Israel Rokach

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Israel Rokach
Israel Rokach 1950.jpg
Date of birth 31 December 1886
Place of birth Jaffa, Ottoman Empire
Date of death 13 September 1959(1959-09-13) (aged 72)
Place of death Israel
Knessets 1, 2, 3
Faction represented in Knesset
1949–1959 General Zionists
Ministerial roles
1952–1955 Minister of Internal Affairs

Israel Rokach, Honorary CBE (Hebrew: ישראל רוקח‎; December 31, 1886 – September 13, 1959) was an Israeli politician, Knesset member, and second mayor of Tel Aviv from November 15, 1936 to April 13, 1953.


Israel Rokach was born in 1886 in Neve Tzedek, then part of Jaffa. His mother was Rachel Rokach (born in 1863). His father, Shimon Rokach (born in 1863), a journalist, was one of the founders of the neighborhood.[1] His grandfather, Israel Beck, revived the Hebrew printing industry in Palestine.[1] Rokach attended a cheder and then an Alliance Israélite Universelle school. He traveled to Switzerland, where he continued his education at a high school in Lausanne and then studied electrical engineering at the Zürich polytechnic.

In 1920 Israel Rokach moved to the United Kingdom, where he worked as an electrical engineer. In 1922 he returned to Jaffa, where he opened a store for electrical supplies. In 1933, Rokach married Esther Epstein. Israel Rokach was the brother of Hannah Majaro, Miriam Katz, Yoseph Rokach and Itzhak Rokach. He was the father of Livia Rokach and Iry Ricci. Iry's name (Hebrew: עירי) means 'my city', an example of his great love for Tel Aviv.

Rokach died in 1959 and was buried in Trumpeldor Cemetery in Tel Aviv.

Political career

Graves of Israel and Esther Rokach

Rokach's first public position was council member in Jaffa, representing the Jewish neighborhoods of Neve Tzedek, Neve Shalom and Ohel Moshe. In 1922, he was elected to the city council of Tel Aviv, representing the United Centrist List party. In 1929 he was appointed deputy mayor to Meir Dizengoff.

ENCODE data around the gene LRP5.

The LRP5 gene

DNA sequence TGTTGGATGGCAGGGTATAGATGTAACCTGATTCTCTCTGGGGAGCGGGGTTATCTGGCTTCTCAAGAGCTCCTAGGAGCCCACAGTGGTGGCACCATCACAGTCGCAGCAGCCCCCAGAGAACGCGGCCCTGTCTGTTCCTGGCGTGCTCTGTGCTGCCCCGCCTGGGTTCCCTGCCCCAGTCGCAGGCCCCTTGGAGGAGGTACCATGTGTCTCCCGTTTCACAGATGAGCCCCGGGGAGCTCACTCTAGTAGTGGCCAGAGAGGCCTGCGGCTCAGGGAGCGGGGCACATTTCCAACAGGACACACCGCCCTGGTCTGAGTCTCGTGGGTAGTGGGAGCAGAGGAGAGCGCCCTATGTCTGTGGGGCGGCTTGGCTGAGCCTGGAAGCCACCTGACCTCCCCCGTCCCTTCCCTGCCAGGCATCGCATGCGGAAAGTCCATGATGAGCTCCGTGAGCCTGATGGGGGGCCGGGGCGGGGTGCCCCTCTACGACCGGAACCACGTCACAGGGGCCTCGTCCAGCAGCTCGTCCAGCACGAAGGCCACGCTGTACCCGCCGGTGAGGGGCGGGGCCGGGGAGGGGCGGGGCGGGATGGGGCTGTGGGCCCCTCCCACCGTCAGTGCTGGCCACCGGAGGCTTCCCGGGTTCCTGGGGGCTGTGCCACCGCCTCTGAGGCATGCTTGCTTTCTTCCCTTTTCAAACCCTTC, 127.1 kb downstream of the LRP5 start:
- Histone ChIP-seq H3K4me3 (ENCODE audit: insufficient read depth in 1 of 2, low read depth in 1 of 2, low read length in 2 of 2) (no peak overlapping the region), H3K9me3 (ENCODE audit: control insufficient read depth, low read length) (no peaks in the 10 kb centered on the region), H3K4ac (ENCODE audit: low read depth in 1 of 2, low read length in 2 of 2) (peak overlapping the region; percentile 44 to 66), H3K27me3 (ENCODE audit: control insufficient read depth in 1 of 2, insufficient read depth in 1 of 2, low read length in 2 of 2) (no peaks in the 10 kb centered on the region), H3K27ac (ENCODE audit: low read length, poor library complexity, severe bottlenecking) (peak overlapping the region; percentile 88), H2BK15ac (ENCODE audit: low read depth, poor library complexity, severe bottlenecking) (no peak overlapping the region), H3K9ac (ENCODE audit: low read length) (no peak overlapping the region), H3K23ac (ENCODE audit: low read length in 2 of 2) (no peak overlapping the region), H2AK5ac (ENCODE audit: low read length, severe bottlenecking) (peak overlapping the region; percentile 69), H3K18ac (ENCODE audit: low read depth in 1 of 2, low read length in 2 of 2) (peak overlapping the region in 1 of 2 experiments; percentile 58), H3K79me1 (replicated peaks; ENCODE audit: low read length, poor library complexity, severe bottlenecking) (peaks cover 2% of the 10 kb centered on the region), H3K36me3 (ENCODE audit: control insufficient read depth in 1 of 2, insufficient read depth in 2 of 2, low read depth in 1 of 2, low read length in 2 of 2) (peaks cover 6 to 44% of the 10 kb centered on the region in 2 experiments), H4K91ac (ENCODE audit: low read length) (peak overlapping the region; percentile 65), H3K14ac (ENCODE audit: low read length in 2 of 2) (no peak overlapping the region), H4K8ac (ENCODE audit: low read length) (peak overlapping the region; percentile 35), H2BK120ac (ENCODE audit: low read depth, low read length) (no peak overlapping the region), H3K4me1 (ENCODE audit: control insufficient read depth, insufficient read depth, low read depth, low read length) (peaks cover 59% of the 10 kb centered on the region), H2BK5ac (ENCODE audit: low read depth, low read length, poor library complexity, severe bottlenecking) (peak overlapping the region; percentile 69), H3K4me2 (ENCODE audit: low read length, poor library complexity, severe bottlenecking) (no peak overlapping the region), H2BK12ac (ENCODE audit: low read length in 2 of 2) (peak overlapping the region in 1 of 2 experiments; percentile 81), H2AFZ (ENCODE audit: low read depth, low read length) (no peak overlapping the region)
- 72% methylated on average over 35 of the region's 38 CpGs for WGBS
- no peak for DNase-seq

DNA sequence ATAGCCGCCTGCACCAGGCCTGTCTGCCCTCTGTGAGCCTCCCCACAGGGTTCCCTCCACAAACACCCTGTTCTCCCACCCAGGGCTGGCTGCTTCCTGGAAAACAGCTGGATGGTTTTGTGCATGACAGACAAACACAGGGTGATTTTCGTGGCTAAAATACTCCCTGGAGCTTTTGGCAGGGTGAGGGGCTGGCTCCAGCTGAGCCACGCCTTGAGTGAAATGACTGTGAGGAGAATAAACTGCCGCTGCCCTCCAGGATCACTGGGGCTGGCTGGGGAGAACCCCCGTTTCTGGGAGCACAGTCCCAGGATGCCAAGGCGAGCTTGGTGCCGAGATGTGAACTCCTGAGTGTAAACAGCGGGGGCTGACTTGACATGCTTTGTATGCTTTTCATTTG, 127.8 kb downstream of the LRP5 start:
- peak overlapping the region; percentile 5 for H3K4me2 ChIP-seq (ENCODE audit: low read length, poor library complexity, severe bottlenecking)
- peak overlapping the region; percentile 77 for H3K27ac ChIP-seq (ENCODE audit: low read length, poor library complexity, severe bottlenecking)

In the 1936 municipal elections, Israel Rokach represented the right-wing parties, although he lost to Moshe Chelouche of the workers' parties. Nevertheless, the British High Commissioner forced Rokach's appointment to the mayoral post.[citation needed] Despite public uproar about British intervention in the Jewish democratic process, Rokach went on to serve as mayor of Tel Aviv until 1953. For his great success, he was awarded the title of Officer of the Order of the British Empire.

During his tenure, Tel Aviv expanded rapidly and its population tripled. Jaffa, Rokach's birthplace, was merged into the city in 1949, giving it a significant population boost, despite Rokach's initial opposition to the merger.

The 1936-39 Arab revolt, World War II and the 1948 Arab-Israeli War all occurred during his tenure, including Operation Hametz - the capture of Jaffa from Arab hands. During this period, Tel Aviv was bombed from the air multiple times, the first being by the Italian Air Force in 1940. After this, underground shelters and loudspeaker systems were built, which also served the population in 1949, when Egyptian Spitfires made strafing runs on the city. On August 5, 1947, Rokach and other municipal leaders were imprisoned in Latrun for aiding Jewish underground organizations. He was released in September 1947.

In 1952, Israel Rokach delivered a farewell speech and ceased his municipal duties in Tel Aviv. However, he officially continued as mayor until Chaim Levanon was elected to replace him on April 13, 1953. Rokach served as head of the Maccabi World Union. He was a member of the Knesset from its first inception until the third as a member of the General Zionists. In the first and second Knessets, he was also a member of the Finance Committee. In the third Knesset, he also held the position of deputy speaker.

In the fourth and fifth governments, between 1952 and 1955, Israel Rokach served as the Interior Minister of Israel. In 2008, Israel honored him on a postage stamp.


  • Honorary OBE (1938)
  • Honorary CBE (1945)


  1. ^ a b 'Jews, the poet Bialik will come today,' Haaretz, March 27, 2009[permanent dead link]

External links

  • Israel Rokach on the Knesset website
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